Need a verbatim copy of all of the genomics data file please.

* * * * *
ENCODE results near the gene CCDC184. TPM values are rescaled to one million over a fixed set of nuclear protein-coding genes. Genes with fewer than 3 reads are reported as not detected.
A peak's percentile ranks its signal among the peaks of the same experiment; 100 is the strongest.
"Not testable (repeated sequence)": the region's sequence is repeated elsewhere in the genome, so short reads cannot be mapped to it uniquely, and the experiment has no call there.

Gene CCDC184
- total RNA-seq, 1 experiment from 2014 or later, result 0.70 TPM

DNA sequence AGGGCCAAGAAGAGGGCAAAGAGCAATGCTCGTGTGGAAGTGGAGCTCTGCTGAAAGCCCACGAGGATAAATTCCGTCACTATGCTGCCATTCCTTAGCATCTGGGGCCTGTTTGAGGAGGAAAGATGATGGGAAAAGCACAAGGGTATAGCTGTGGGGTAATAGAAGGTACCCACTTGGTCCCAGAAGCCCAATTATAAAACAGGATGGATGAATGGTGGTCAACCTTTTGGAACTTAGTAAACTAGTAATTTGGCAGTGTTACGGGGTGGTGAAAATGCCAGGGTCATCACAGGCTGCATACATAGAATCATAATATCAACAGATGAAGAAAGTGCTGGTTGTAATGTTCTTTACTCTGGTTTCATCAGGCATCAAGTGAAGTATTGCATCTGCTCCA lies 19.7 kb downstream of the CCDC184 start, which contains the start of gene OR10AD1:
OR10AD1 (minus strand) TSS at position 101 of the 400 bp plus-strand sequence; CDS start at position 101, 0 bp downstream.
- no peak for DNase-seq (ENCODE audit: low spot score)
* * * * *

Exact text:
ENCODE results near the gene CCDC184. TPM values are rescaled to one million over a fixed set of nuclear protein-coding genes. Genes with fewer than 3 reads are reported as not detected.
A peak's percentile ranks its signal among the peaks of the same experiment; 100 is the strongest.
"Not testable (repeated sequence)": the region's sequence is repeated elsewhere in the genome, so short reads cannot be mapped to it uniquely, and the experiment has no call there.

Gene CCDC184
- total RNA-seq, 1 experiment from 2014 or later, result 0.70 TPM

DNA sequence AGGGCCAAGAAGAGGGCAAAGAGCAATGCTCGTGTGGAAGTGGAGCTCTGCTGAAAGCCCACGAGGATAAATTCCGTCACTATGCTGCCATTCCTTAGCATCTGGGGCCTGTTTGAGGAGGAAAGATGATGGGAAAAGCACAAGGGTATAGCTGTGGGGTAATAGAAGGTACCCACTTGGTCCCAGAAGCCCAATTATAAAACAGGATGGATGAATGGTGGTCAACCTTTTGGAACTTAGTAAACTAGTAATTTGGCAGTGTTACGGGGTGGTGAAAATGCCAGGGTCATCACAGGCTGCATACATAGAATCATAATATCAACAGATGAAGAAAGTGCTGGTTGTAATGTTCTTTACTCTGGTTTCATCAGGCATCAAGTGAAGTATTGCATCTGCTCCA lies 19.7 kb downstream of the CCDC184 start, which contains the start of gene OR10AD1:
OR10AD1 (minus strand) TSS at position 101 of the 400 bp plus-strand sequence; CDS start at position 101, 0 bp downstream.
- no peak for DNase-seq (ENCODE audit: low spot score)